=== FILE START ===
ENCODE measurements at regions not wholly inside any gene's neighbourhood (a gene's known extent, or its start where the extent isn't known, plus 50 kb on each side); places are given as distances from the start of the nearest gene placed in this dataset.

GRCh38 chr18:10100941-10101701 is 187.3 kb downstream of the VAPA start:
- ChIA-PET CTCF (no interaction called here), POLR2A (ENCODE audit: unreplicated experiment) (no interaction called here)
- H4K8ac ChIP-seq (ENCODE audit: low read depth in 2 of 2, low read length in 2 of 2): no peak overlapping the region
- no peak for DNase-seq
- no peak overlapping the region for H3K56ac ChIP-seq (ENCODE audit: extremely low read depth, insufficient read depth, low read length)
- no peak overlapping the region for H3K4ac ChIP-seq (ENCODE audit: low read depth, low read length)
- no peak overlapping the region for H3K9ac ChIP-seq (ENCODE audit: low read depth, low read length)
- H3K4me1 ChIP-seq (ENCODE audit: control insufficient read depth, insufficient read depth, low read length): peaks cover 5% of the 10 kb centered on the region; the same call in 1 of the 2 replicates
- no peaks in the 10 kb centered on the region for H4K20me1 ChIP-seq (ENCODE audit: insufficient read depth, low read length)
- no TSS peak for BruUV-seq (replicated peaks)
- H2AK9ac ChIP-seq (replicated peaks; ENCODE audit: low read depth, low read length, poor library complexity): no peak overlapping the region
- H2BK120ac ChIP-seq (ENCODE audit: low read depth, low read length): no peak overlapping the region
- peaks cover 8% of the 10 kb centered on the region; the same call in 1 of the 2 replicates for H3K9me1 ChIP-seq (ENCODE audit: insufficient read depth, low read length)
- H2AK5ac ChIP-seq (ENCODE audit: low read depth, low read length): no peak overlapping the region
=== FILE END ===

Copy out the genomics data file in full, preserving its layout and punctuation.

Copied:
ENCODE measurements at regions not wholly inside any gene's neighbourhood (a gene's known extent, or its start where the extent isn't known, plus 50 kb on each side); places are given as distances from the start of the nearest gene placed in this dataset.

GRCh38 chr18:10100941-10101701 is 187.3 kb downstream of the VAPA start:
- ChIA-PET CTCF (no interaction called here), POLR2A (ENCODE audit: unreplicated experiment) (no interaction called here)
- H4K8ac ChIP-seq (ENCODE audit: low read depth in 2 of 2, low read length in 2 of 2): no peak overlapping the region
- no peak for DNase-seq
- no peak overlapping the region for H3K56ac ChIP-seq (ENCODE audit: extremely low read depth, insufficient read depth, low read length)
- no peak overlapping the region for H3K4ac ChIP-seq (ENCODE audit: low read depth, low read length)
- no peak overlapping the region for H3K9ac ChIP-seq (ENCODE audit: low read depth, low read length)
- H3K4me1 ChIP-seq (ENCODE audit: control insufficient read depth, insufficient read depth, low read length): peaks cover 5% of the 10 kb centered on the region; the same call in 1 of the 2 replicates
- no peaks in the 10 kb centered on the region for H4K20me1 ChIP-seq (ENCODE audit: insufficient read depth, low read length)
- no TSS peak for BruUV-seq (replicated peaks)
- H2AK9ac ChIP-seq (replicated peaks; ENCODE audit: low read depth, low read length, poor library complexity): no peak overlapping the region
- H2BK120ac ChIP-seq (ENCODE audit: low read depth, low read length): no peak overlapping the region
- peaks cover 8% of the 10 kb centered on the region; the same call in 1 of the 2 replicates for H3K9me1 ChIP-seq (ENCODE audit: insufficient read depth, low read length)
- H2AK5ac ChIP-seq (ENCODE audit: low read depth, low read length): no peak overlapping the region